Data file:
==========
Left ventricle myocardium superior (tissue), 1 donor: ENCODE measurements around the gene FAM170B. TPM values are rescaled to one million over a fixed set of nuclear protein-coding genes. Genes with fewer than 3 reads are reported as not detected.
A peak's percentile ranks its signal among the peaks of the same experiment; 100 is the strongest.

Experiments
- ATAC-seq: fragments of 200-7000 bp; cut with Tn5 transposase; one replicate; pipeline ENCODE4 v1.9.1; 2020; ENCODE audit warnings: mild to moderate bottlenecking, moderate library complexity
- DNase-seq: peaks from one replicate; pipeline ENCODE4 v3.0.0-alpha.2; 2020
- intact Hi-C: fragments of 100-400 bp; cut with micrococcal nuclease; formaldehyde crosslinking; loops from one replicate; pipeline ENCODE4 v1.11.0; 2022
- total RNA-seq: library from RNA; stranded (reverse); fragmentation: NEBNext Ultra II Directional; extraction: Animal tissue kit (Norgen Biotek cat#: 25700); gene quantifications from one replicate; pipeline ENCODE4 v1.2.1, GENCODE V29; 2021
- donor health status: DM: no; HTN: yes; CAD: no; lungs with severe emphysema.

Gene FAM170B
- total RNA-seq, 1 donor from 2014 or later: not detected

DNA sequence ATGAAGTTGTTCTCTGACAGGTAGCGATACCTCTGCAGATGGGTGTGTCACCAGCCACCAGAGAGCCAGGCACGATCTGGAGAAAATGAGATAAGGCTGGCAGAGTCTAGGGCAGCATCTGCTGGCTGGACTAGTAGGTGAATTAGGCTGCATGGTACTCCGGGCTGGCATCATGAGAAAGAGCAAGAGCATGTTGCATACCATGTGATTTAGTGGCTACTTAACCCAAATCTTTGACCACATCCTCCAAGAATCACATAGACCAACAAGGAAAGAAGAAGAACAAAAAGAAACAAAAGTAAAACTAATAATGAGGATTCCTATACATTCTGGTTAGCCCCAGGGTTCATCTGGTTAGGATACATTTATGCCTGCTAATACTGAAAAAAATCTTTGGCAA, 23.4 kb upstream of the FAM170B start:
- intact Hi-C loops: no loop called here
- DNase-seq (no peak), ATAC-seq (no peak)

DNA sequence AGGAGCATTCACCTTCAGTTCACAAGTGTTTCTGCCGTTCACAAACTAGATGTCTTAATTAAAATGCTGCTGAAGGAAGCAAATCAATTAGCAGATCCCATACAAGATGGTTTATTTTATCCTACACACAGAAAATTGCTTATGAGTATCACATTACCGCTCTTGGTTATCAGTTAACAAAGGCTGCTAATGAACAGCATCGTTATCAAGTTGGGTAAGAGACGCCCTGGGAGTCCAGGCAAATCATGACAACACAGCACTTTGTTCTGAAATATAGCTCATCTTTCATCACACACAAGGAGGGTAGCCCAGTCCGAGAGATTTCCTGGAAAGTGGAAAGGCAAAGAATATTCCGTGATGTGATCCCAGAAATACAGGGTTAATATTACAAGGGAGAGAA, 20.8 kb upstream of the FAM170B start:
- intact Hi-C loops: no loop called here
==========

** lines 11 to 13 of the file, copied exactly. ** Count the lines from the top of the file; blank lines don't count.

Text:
DNA sequence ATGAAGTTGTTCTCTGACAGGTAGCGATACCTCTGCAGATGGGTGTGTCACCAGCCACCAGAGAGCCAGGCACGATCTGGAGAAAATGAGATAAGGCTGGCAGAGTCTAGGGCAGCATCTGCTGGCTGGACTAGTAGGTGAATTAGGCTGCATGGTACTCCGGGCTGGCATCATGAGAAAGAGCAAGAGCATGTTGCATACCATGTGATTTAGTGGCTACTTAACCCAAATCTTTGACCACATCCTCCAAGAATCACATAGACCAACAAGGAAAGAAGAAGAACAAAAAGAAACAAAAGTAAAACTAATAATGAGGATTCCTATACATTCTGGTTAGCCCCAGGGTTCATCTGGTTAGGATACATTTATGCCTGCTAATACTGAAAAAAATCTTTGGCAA, 23.4 kb upstream of the FAM170B start:
- intact Hi-C loops: no loop called here
- DNase-seq (no peak), ATAC-seq (no peak)